From Palestinian denials of Judaism’s historical ties to the Old City and the Temple Mount to the most recent spat surrounding the status of Jerusalem and Israeli building in Jewish neighborhoods, campaigns to disconnect Israel and the Jewish people from Jerusalem and Judaism’s holiest sites are nothing new.
However, a ruling by the UK’s Advertising Standards Authority has taken things to new heights of absurdity. The ASA dealt with a complaint concerning an Israel Government Tourist Office advert that “the photograph featured for Jerusalem was of East Jerusalem” and therefore “the ad misleadingly implied that East Jerusalem was part of the state of Israel.”
The Israeli Tourism Ministry responded, saying that:
the ad provided basic, accurate information to a prospective UK traveller who wanted to know what to expect in Israel. They maintained that it was entirely accurate to assert that a visitor to Israel could visit Jerusalem as part of a short visit. Furthermore, they believed that, had the ad omitted a reference to a visit to the city of Jerusalem, it would have been incorrect and potentially misleading.
The Ministry also reminded the ASA of Israeli commitments to supporting religious sites of all denominations and that Israeli jurisdiction over those sites and tourism there was agreed upon with the Palestinian Authority in 1995. According to the ASA, the Ministry also:
maintained that the present legal status of Jerusalem had nothing to do with the point at issue. They said it was only of relevance if there was an attempt to interpret the straightforward message of the ad in a manner that went beyond what consumers were likely to understand from the ad.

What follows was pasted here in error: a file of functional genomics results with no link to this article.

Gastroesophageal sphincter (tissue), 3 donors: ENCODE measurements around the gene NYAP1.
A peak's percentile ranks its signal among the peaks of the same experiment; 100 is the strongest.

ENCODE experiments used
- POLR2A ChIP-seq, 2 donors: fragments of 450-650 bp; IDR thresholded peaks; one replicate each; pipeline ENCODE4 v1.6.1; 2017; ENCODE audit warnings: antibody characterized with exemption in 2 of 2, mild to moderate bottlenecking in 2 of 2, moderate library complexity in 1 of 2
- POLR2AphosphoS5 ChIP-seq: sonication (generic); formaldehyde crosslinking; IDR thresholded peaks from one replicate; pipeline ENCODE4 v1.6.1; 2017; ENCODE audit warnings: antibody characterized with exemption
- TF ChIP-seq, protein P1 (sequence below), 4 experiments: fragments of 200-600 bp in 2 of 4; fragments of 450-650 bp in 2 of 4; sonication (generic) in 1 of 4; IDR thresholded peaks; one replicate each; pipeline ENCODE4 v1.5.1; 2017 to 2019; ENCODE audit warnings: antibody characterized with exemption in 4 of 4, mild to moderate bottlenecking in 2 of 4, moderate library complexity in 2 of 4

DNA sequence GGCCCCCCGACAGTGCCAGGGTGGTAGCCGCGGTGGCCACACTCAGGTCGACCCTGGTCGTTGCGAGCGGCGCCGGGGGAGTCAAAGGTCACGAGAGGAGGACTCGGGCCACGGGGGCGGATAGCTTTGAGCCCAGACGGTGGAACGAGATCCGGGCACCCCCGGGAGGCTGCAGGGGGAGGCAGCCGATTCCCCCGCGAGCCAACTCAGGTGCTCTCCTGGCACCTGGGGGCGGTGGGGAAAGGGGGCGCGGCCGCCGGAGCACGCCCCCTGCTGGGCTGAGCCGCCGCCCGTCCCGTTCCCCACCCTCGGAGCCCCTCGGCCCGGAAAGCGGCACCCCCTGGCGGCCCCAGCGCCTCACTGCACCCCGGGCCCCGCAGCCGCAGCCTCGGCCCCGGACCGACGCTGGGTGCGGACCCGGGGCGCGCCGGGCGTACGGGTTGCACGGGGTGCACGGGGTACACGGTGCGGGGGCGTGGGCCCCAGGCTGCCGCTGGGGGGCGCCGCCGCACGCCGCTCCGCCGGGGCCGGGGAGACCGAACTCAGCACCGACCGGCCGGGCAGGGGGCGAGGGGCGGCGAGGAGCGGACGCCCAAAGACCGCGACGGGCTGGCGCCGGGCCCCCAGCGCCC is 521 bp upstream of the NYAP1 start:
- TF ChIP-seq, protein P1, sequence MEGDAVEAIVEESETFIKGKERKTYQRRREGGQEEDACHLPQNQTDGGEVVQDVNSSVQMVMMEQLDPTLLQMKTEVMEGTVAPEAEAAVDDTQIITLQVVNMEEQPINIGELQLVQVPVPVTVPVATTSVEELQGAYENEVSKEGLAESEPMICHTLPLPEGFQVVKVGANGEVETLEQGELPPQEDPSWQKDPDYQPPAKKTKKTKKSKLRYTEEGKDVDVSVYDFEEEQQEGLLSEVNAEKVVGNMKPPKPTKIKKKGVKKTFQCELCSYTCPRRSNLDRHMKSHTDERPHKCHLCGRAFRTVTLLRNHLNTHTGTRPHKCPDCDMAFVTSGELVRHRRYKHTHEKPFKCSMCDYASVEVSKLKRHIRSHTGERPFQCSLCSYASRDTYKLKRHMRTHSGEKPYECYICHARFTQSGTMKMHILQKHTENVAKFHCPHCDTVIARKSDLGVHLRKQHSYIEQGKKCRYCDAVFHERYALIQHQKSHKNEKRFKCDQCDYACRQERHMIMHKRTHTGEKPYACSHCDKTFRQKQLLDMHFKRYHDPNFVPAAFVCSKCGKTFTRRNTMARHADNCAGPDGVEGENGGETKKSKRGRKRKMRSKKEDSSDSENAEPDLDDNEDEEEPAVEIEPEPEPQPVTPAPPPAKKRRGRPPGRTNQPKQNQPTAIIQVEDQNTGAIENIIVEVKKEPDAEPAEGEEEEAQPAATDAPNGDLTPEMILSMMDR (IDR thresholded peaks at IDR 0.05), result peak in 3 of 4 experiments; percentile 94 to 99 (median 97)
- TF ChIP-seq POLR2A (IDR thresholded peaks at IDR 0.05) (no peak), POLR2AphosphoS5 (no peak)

Nonetheless, the ASA upheld the complaint, judging that the ad had breached rules on truthfulness. Referring to the image of Jerusalem’s Western Wall and Temple Mount, the ASA:
considered that readers were likely to understand that the places featured in the itinerary were all within the state of Israel. We understood, however, that the status of the occupied territory of the West Bank was the subject of much international dispute, and because we considered that the ad implied that the part of East Jerusalem featured in the image was part of the state of Israel, we concluded that the ad was likely to mislead.
Despite the fact that the final status of Jerusalem has yet to be determined through any negotiations between the involved parties, the ASA has, without the aid of international lawyers or politicians, come to its own decision – Israel is “not to imply that places in the Occupied Territories were part of the State of Israel.”
The bottom line – Israel can no longer feature Jerusalem’s Old City, including the Western Wall, as part of its tourist advertising campaigns in the UK.
Since when was it legitimate for the ASA to rule on the historic connection of Israel to its capital city and holy sites?
Israel’s Tourism Minister responded:
These statements join the list of repeated attempts by anti-Israel organizations to discredit Israel’s standing using absurd claims. The ministry will continue to promote marketing and advertising campaigns that make use of historic and religious sites in order to increase tourism to Israel. Jerusalem and its many religious and historic sites is Israel’s central tourism anchor that draws millions of tourists of all religions every year, regardless of political views.
The Tourism Ministry brands Israel as the Holy Land with Jerusalem at its heart, which beyond being the City of Peace, is the united capital of Israel. It is obvious to any thinking person that the Western Wall is one of Israel’s inalienable assets and as such it will continue to appear in the ministry’s campaigns. Just as nobody would dare interfere in the discretion of British state authorities on the matter of marketing Britain, the attempt to do so to Israel is illegitimate and non-negotiable.